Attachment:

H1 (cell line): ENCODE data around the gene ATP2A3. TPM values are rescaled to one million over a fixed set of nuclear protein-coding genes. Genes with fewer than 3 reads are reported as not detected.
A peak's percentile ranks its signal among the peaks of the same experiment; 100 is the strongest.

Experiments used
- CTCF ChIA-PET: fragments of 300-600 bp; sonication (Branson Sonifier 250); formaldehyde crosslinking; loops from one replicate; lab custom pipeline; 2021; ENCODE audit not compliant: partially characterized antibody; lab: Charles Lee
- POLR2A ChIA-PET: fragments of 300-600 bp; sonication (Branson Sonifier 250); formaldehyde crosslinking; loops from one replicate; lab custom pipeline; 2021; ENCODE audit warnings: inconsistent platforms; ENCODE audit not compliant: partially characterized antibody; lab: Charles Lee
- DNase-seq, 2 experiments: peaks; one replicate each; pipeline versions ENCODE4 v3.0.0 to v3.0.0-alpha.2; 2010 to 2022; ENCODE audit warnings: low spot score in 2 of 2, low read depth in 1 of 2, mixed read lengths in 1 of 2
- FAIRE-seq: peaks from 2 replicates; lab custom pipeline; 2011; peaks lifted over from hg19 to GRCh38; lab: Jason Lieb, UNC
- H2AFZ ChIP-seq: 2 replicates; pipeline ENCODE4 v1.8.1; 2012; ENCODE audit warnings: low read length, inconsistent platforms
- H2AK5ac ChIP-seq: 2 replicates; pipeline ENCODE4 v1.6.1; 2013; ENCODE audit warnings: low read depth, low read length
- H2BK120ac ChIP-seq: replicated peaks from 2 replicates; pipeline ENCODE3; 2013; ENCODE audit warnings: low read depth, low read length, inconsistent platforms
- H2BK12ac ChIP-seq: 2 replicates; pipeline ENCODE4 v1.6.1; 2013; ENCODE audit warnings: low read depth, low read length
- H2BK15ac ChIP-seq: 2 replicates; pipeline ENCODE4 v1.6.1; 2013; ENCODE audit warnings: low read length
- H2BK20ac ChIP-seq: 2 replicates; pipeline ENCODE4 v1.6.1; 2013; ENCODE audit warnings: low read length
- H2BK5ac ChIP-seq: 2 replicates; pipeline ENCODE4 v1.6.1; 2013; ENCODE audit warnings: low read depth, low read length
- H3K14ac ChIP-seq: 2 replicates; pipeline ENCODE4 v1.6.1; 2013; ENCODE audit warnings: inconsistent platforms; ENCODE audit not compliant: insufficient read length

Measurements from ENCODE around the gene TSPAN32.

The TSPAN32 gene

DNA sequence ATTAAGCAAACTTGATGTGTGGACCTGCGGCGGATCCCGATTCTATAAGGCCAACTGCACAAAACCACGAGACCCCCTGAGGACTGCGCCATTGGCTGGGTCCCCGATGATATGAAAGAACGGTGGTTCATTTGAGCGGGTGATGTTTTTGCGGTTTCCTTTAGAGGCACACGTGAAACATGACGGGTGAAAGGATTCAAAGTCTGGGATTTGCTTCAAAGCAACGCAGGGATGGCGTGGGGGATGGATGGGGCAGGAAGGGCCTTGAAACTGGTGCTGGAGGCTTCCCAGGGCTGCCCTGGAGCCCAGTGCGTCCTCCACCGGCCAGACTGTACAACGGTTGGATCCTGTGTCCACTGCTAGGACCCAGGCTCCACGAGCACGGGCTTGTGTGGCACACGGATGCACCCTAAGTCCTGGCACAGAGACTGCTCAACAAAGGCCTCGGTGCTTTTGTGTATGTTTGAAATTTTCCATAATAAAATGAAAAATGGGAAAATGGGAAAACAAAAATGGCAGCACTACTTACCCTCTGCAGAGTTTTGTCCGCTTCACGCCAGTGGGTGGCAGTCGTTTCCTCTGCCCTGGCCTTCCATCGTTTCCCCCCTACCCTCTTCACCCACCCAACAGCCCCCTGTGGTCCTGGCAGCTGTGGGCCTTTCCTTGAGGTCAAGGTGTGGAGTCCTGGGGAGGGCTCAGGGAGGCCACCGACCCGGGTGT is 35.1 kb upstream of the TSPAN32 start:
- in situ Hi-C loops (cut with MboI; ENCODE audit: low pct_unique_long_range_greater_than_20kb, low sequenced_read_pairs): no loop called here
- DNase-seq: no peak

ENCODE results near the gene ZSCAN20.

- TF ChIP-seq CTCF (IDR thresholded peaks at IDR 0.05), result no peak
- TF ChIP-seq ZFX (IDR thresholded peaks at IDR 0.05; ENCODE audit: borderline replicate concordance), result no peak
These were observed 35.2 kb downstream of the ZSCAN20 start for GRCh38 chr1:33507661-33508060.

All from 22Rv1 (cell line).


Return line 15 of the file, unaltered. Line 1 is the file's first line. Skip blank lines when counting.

- H3K14ac ChIP-seq: 2 replicates; pipeline ENCODE4 v1.6.1; 2013; ENCODE audit warnings: inconsistent platforms; ENCODE audit not compliant: insufficient read length